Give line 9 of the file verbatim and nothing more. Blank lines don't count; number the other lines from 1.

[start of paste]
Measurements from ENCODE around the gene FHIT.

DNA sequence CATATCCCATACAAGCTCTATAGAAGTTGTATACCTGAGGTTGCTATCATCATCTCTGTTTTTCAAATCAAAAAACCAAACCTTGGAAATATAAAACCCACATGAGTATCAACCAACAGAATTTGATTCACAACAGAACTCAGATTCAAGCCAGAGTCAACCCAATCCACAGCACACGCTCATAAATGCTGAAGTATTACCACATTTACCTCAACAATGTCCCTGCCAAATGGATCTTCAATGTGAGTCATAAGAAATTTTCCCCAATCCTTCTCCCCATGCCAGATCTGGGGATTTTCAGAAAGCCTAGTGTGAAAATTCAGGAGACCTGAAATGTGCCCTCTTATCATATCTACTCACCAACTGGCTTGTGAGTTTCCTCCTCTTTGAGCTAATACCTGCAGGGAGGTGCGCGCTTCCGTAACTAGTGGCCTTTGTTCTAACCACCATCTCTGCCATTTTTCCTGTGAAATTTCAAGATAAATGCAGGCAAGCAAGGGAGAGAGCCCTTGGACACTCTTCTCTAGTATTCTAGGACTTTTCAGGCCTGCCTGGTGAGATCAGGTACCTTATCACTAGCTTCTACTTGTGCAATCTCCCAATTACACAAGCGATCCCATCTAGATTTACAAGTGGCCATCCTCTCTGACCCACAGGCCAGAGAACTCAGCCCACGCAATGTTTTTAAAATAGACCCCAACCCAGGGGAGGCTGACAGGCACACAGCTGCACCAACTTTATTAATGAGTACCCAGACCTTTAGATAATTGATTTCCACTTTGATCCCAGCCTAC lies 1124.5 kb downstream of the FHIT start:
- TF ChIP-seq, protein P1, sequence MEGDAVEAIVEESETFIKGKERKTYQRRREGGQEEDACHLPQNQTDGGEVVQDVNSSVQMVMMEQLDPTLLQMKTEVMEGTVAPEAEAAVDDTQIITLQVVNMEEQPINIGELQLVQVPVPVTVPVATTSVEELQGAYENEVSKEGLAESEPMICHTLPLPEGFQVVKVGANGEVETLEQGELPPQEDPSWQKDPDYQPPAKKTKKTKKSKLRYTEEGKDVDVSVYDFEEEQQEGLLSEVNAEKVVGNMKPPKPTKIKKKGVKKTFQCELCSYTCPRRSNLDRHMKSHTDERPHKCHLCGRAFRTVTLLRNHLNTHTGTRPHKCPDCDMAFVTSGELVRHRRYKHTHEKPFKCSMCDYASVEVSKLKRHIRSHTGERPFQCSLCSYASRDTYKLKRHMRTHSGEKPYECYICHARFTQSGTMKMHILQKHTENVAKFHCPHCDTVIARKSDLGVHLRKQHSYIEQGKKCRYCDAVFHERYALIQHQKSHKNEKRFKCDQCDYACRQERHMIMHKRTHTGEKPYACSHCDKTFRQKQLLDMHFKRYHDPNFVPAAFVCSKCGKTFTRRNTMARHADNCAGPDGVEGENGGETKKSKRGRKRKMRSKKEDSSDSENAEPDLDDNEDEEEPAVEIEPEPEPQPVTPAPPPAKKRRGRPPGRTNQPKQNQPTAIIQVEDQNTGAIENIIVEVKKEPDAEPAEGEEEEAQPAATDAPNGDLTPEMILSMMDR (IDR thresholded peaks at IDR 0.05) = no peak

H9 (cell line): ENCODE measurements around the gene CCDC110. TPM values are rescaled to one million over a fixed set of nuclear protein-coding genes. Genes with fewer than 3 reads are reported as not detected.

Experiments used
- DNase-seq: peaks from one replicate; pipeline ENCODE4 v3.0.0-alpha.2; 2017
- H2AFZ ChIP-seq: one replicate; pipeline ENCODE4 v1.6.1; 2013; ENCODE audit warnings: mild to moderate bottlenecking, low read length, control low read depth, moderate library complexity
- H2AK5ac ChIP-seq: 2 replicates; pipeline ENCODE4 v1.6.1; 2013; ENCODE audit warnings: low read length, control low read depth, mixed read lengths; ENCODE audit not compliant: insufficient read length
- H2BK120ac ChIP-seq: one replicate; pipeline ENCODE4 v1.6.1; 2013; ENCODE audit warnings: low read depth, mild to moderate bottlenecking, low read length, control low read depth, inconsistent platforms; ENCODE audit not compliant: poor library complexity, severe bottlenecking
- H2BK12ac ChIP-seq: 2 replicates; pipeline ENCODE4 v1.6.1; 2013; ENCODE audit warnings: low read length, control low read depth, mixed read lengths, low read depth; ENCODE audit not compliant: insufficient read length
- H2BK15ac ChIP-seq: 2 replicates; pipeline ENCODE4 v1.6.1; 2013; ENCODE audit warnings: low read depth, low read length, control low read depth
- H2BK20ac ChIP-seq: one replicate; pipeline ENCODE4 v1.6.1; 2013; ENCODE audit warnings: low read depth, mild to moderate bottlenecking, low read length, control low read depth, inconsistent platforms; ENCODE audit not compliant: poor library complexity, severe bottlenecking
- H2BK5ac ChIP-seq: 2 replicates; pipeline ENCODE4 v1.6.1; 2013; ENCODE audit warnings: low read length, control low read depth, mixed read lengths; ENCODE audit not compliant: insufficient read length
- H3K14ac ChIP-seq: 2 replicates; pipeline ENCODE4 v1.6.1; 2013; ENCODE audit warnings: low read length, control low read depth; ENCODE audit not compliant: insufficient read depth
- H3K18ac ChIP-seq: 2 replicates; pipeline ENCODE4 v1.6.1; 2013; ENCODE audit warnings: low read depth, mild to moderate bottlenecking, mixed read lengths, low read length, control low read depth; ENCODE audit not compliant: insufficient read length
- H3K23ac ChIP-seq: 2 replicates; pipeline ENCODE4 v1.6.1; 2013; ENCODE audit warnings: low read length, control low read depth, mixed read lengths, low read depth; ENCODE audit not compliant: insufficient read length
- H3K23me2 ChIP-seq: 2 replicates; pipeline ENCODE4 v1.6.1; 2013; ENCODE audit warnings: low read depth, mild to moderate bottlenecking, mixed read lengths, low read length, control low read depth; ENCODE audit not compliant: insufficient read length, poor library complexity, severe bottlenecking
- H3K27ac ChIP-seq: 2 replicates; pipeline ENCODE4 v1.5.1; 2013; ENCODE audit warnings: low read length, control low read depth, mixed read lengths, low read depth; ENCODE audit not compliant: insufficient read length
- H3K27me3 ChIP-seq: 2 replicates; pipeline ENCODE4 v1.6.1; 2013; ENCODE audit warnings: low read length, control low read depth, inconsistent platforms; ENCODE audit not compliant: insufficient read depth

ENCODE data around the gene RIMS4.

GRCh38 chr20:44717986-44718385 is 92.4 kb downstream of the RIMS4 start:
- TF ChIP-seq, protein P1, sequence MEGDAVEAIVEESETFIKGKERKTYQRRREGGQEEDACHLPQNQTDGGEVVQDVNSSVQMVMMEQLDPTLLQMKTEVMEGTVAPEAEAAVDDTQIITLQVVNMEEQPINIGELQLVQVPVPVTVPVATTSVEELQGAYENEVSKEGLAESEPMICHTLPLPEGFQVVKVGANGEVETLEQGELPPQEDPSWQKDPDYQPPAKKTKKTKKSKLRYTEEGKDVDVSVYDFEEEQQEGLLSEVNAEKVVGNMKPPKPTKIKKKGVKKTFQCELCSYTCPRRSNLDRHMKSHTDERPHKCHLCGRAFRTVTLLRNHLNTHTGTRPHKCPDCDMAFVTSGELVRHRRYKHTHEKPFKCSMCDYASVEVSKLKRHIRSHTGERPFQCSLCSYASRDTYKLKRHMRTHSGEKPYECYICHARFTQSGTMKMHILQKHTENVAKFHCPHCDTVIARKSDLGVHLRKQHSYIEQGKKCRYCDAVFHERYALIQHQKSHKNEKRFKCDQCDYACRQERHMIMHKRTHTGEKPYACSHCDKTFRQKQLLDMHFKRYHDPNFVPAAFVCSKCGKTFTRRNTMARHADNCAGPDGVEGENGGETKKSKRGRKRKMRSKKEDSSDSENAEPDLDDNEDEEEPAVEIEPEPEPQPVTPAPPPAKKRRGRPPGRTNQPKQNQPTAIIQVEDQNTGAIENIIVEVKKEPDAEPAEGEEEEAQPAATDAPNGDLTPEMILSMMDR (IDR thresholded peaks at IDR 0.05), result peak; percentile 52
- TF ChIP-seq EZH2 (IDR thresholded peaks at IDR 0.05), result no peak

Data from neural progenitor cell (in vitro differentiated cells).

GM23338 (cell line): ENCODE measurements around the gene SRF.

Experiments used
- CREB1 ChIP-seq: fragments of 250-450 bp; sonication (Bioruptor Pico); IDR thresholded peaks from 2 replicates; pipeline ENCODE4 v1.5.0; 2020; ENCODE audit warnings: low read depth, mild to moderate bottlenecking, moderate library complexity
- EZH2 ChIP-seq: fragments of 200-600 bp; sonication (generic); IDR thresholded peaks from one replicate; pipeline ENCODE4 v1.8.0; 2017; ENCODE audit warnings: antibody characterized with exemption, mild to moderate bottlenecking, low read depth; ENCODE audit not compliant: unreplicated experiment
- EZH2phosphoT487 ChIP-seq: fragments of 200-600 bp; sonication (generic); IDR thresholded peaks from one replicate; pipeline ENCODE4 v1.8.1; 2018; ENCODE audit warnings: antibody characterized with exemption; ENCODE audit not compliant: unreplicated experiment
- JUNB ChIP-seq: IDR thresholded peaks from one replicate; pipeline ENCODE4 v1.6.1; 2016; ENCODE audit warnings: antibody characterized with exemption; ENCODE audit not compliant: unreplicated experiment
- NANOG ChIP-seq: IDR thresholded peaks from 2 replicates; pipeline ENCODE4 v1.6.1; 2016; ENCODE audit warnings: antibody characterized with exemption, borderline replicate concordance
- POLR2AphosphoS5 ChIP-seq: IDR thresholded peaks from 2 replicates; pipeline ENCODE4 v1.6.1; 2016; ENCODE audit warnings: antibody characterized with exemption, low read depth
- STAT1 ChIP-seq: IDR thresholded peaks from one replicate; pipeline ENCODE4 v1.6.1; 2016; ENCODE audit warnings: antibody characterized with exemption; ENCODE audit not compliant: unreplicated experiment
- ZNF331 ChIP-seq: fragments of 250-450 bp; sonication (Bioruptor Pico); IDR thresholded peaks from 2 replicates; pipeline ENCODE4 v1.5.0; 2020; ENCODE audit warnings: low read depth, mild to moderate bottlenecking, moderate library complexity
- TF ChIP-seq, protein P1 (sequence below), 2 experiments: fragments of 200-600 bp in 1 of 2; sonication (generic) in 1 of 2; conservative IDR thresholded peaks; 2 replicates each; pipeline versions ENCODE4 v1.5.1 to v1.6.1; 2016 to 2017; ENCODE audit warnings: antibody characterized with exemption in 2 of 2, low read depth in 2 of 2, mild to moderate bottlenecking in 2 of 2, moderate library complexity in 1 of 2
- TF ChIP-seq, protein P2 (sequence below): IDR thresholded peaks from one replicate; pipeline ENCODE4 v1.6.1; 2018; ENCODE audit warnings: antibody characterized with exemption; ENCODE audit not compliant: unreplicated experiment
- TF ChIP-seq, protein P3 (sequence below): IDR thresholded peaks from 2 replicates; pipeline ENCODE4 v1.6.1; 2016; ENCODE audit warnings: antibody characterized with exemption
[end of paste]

- H2BK120ac ChIP-seq: one replicate; pipeline ENCODE4 v1.6.1; 2013; ENCODE audit warnings: low read depth, mild to moderate bottlenecking, low read length, control low read depth, inconsistent platforms; ENCODE audit not compliant: poor library complexity, severe bottlenecking